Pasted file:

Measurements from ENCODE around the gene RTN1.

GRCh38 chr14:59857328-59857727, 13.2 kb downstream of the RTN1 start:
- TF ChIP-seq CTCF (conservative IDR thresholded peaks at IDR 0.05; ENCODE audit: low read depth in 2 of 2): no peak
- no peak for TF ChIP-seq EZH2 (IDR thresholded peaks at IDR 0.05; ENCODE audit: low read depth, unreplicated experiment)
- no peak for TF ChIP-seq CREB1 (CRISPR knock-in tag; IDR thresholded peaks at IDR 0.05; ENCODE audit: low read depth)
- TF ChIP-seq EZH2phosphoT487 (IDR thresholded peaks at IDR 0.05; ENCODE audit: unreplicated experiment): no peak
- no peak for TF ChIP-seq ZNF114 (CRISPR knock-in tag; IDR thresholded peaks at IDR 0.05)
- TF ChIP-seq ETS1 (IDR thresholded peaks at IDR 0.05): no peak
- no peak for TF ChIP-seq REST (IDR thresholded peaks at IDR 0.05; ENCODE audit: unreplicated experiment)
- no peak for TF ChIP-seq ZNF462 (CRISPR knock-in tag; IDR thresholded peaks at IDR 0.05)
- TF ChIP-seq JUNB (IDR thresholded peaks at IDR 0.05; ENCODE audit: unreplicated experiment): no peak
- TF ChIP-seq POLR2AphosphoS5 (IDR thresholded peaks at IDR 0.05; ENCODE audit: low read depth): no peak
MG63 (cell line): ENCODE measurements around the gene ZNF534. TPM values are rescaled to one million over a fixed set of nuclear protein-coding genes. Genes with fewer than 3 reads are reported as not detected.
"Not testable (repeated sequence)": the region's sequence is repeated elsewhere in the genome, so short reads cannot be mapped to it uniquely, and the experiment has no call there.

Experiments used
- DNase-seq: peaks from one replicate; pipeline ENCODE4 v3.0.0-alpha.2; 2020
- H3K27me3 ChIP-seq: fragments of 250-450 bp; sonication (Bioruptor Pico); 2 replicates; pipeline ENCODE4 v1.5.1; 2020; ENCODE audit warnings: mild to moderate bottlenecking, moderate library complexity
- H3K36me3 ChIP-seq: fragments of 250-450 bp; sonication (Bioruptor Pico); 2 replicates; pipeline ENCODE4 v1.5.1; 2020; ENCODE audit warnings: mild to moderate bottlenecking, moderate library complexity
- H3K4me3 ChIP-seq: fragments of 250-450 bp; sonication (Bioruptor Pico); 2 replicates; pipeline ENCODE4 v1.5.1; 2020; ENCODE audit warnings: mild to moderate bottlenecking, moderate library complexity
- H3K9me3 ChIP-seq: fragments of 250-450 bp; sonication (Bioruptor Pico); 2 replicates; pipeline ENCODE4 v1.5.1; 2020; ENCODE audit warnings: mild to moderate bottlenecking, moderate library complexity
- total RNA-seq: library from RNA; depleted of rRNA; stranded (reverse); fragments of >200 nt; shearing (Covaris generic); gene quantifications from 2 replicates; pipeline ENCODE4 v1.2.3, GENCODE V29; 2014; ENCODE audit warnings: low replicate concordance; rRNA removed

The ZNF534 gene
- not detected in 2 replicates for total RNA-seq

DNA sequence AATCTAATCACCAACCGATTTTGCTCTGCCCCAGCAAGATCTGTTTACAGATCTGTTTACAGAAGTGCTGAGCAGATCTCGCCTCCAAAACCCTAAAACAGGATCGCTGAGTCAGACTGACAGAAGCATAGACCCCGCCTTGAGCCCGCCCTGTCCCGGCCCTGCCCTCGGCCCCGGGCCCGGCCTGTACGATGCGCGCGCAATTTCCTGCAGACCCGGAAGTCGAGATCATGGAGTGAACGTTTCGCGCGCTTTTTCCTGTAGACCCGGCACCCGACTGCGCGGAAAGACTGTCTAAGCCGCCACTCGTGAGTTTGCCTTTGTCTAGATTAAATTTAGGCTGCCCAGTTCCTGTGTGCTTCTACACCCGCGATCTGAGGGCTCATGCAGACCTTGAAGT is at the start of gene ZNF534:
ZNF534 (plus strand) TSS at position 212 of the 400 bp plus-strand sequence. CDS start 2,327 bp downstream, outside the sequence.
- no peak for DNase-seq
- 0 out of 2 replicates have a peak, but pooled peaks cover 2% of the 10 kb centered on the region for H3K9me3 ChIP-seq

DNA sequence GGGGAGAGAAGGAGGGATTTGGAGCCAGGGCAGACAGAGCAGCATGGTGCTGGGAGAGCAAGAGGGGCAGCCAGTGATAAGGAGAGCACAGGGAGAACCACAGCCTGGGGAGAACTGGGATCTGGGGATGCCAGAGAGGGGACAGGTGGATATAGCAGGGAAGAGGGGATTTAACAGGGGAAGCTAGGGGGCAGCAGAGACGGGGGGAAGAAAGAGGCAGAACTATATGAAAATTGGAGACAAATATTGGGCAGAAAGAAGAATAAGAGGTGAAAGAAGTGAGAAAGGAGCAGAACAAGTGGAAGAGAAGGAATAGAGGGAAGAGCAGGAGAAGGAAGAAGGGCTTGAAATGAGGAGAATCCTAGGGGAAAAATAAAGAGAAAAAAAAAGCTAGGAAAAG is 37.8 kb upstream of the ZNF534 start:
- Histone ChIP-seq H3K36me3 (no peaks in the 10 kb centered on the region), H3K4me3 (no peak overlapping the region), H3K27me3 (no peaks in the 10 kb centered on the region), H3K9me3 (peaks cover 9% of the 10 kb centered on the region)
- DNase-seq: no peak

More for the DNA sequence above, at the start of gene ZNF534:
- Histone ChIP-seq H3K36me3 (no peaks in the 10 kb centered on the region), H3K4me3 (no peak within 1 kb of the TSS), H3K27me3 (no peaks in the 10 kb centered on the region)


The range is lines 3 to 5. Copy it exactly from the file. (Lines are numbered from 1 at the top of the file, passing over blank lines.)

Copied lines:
- TF ChIP-seq CTCF (conservative IDR thresholded peaks at IDR 0.05; ENCODE audit: low read depth in 2 of 2): no peak
- no peak for TF ChIP-seq EZH2 (IDR thresholded peaks at IDR 0.05; ENCODE audit: low read depth, unreplicated experiment)
- no peak for TF ChIP-seq CREB1 (CRISPR knock-in tag; IDR thresholded peaks at IDR 0.05; ENCODE audit: low read depth)